The Challenges of Complexity

Last night, I attended a dinner in Lafayette. A delightful man at my table turned out to be a retired environmental engineer, and during the conversation, the subject of fracking came up.

I’ve had a good deal of trepidation about the practice, so I was surprised when he said that–done with a reasonable level of care–it doesn’t pose a threat to environmental safety. He also noted that the abundance, and relatively low cost, of natural gas could both lessen our dependence on foreign oil and give the economy a needed boost.

On the way home, I thought about our conversation, and realized that I had absolutely no way to evaluate the accuracy of his observations, or to weigh them against the arguments of those who oppose fracking. I don’t know enough.

The problem is, in so many areas of our communal life, we are all in the position of not knowing enough to make sound, evidence-based decisions. In an increasingly complex world, a world in which none of us can possibly have the knowledge needed to make independent decisions, we have no alternative but to place our trust in experts.

I’ve written a lot about the “trust deficit” in America, and its various causes. This dinner-table conversation focused me on one of the most troubling results¬†of that deficit.

How do we make sound policy decisions when so many of the issues we face require considerable expertise, but we don’t know who has that expertise, who is able to render an unbiased and informed opinion, and who is “in the pocket” of an interest group or otherwise untrustworthy?

What was the old Chinese curse? “May you live in interesting times.”

We are.


  1. Perhaps, taking “emotional attitudes” out of things might help!!! People tend to feel that all their emotional needs have to be met. Three heads are always better, one on each side, and one who doesn’t have money in the game or political gain. Then we could slow down and not think everything has to be solved immediately with millions of dollars. I really feel that people have gotten to emotionally and financially involved to be fair anymore.

  2. Professor Kennedy, I found your comments posted on Facebook. Many of us are taught that the argument from authority is a logical fallacy. In reality, in an increasingly complex world, we must often trust intellectual authority. However, intellectual authority is not distinct from moral authority and moral courage. If my own reading and life experience has taught me nothing else, it has taught me that. To know whom to trust, look for those devoted to the truth and lacking apparent self-interest.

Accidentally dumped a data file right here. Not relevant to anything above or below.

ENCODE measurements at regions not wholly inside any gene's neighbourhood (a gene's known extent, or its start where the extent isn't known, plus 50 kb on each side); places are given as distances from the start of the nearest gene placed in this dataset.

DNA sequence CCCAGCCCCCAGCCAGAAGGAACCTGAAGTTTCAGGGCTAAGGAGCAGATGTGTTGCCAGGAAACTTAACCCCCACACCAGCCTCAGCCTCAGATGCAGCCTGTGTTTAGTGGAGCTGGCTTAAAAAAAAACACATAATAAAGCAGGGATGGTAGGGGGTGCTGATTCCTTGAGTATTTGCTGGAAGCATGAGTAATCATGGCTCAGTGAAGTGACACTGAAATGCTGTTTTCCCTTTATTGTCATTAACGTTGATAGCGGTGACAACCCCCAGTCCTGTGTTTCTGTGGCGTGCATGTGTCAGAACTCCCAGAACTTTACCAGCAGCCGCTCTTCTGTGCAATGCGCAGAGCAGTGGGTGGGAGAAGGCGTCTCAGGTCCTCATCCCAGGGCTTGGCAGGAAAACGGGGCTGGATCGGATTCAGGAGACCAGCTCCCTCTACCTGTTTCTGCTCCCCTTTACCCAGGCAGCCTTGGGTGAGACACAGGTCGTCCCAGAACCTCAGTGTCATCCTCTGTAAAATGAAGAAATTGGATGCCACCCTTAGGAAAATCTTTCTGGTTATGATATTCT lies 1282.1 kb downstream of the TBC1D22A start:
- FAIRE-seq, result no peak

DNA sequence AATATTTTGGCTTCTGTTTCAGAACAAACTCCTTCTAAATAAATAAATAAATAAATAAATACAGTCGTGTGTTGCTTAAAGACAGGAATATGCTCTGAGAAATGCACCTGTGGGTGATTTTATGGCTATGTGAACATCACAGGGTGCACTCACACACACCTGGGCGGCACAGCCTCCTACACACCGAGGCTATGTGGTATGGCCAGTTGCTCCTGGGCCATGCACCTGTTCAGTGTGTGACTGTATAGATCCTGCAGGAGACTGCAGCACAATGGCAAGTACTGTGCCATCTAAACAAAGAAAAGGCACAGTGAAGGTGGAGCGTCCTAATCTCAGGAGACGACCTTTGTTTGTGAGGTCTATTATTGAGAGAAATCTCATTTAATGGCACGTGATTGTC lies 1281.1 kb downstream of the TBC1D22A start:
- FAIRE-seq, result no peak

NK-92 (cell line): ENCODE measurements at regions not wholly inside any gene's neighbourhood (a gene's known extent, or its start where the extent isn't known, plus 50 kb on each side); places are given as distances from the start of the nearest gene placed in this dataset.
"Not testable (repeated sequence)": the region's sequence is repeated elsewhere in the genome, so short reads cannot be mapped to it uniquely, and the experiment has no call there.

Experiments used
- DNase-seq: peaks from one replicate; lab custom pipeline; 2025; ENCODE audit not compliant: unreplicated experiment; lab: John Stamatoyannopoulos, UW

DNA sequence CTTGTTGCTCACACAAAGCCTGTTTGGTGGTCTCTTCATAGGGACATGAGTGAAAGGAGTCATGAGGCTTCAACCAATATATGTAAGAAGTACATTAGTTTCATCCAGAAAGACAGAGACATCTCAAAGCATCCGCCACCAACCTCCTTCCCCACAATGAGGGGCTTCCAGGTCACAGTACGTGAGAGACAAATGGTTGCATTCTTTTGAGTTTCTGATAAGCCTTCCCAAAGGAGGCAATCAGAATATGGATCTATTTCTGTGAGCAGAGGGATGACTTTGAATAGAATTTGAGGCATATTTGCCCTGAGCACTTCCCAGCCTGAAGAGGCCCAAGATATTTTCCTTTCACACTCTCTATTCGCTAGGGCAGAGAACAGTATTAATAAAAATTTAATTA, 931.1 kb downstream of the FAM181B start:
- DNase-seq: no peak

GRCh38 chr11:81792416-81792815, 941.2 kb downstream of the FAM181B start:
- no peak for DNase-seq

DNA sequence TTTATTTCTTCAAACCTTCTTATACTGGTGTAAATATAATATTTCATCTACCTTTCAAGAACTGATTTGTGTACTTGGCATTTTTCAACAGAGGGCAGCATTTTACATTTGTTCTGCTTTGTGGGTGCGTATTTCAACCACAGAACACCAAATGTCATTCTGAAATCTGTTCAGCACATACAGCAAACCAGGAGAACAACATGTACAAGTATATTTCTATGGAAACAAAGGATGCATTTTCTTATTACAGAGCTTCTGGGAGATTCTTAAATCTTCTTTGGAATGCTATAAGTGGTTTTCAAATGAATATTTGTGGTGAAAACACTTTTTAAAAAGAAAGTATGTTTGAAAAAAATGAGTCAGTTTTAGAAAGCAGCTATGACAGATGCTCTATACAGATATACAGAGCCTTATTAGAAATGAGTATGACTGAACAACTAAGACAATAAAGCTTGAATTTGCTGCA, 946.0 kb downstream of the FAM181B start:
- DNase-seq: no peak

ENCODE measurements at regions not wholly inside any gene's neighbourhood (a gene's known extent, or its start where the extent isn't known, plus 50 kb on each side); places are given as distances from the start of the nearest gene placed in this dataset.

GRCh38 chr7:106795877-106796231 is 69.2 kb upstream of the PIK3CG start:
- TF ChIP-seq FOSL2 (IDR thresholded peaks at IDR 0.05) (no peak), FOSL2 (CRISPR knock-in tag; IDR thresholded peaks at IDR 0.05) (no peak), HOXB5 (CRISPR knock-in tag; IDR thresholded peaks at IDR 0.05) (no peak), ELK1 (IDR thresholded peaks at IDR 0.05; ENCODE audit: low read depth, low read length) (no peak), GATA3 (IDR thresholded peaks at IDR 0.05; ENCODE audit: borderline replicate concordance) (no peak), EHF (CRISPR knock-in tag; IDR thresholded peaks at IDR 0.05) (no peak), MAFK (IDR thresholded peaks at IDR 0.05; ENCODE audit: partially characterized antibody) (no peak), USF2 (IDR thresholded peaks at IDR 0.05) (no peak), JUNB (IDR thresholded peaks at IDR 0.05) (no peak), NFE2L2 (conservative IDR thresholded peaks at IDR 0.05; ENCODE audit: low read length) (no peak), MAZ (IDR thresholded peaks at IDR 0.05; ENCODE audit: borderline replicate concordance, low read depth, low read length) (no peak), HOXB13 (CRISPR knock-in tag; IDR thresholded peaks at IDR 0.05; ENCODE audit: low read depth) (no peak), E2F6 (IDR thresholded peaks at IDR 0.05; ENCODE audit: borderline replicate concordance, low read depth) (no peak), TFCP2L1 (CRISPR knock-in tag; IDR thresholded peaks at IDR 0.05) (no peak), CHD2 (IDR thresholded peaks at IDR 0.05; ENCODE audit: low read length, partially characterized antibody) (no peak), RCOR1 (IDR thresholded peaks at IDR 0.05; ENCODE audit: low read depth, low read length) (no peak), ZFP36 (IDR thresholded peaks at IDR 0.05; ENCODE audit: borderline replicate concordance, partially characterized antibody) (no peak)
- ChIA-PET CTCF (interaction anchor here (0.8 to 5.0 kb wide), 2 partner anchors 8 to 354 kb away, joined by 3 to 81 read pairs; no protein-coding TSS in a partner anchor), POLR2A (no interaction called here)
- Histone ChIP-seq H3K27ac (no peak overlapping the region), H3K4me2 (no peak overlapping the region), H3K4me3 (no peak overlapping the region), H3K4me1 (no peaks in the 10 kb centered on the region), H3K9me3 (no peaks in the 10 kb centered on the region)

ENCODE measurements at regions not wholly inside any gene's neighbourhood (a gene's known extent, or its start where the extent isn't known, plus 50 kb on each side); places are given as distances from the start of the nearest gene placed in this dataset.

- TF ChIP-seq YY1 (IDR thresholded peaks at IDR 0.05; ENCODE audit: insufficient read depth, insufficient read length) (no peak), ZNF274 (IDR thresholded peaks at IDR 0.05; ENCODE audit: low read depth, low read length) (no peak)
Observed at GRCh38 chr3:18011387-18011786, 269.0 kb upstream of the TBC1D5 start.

3. What’s doubly frustrating to me is that even if “the facts” concerning the technical issues, degree of risks, costs, etc. were knowh with near-absolute precision, and stipulated to by all stakeholders, we still wouldn’t be all that far along in the dialogue or decision process. Folks on one side would say that the risk of even one fracking-related fatallity or serious illness due to environmental effects would be unacceptable. Folks on the other side would say that the beneficial effect on the economy due to less expensive (however defined) energy must at some point outweigh those risks. And typically both sides tend to be overly pious as to whether or not such balancing should never take place. It does… necessarily has to in some form. That doesn’t make it easy.

  4. Yes, Ma’am. I no longer trust American government, corporations, or media to default to presenting the pertinent facts and both sides of a story. Maybe in years past, No longer.

    When everything can’t be aired and deliberated, who left among us doesn’t smell a rat?

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